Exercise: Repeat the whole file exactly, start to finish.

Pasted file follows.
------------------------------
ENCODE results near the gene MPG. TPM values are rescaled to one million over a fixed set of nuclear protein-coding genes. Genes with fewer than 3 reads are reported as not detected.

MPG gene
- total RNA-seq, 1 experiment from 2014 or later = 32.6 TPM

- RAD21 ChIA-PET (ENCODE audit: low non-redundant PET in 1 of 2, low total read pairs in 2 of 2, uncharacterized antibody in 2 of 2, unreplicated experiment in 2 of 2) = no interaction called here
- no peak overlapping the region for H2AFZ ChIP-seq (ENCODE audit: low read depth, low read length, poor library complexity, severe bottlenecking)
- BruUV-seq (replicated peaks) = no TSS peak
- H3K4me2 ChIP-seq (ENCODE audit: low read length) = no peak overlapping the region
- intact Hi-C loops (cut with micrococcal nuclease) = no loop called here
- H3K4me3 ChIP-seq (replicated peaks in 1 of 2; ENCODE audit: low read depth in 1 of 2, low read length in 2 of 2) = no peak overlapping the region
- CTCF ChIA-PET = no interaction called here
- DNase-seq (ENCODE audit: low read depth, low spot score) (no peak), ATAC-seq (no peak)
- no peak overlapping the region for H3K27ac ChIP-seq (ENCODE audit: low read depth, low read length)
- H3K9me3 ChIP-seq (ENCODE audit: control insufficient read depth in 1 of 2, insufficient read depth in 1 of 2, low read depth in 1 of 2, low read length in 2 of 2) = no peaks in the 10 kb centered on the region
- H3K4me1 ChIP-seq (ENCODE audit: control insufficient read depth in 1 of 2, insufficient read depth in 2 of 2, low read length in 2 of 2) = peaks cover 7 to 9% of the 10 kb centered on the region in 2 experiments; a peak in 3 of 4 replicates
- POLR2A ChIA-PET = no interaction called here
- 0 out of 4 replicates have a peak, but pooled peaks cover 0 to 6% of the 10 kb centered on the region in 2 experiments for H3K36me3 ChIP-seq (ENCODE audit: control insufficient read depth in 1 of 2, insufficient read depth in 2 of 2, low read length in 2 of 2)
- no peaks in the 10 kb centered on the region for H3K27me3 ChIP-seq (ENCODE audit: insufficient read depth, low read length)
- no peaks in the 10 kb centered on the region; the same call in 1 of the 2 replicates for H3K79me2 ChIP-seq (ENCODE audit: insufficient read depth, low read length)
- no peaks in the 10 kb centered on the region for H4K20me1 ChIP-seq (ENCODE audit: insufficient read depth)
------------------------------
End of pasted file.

ENCODE results near the gene MPG. TPM values are rescaled to one million over a fixed set of nuclear protein-coding genes. Genes with fewer than 3 reads are reported as not detected.

MPG gene
- total RNA-seq, 1 experiment from 2014 or later = 32.6 TPM

- RAD21 ChIA-PET (ENCODE audit: low non-redundant PET in 1 of 2, low total read pairs in 2 of 2, uncharacterized antibody in 2 of 2, unreplicated experiment in 2 of 2) = no interaction called here
- no peak overlapping the region for H2AFZ ChIP-seq (ENCODE audit: low read depth, low read length, poor library complexity, severe bottlenecking)
- BruUV-seq (replicated peaks) = no TSS peak
- H3K4me2 ChIP-seq (ENCODE audit: low read length) = no peak overlapping the region
- intact Hi-C loops (cut with micrococcal nuclease) = no loop called here
- H3K4me3 ChIP-seq (replicated peaks in 1 of 2; ENCODE audit: low read depth in 1 of 2, low read length in 2 of 2) = no peak overlapping the region
- CTCF ChIA-PET = no interaction called here
- DNase-seq (ENCODE audit: low read depth, low spot score) (no peak), ATAC-seq (no peak)
- no peak overlapping the region for H3K27ac ChIP-seq (ENCODE audit: low read depth, low read length)
- H3K9me3 ChIP-seq (ENCODE audit: control insufficient read depth in 1 of 2, insufficient read depth in 1 of 2, low read depth in 1 of 2, low read length in 2 of 2) = no peaks in the 10 kb centered on the region
- H3K4me1 ChIP-seq (ENCODE audit: control insufficient read depth in 1 of 2, insufficient read depth in 2 of 2, low read length in 2 of 2) = peaks cover 7 to 9% of the 10 kb centered on the region in 2 experiments; a peak in 3 of 4 replicates
- POLR2A ChIA-PET = no interaction called here
- 0 out of 4 replicates have a peak, but pooled peaks cover 0 to 6% of the 10 kb centered on the region in 2 experiments for H3K36me3 ChIP-seq (ENCODE audit: control insufficient read depth in 1 of 2, insufficient read depth in 2 of 2, low read length in 2 of 2)
- no peaks in the 10 kb centered on the region for H3K27me3 ChIP-seq (ENCODE audit: insufficient read depth, low read length)
- no peaks in the 10 kb centered on the region; the same call in 1 of the 2 replicates for H3K79me2 ChIP-seq (ENCODE audit: insufficient read depth, low read length)
- no peaks in the 10 kb centered on the region for H4K20me1 ChIP-seq (ENCODE audit: insufficient read depth)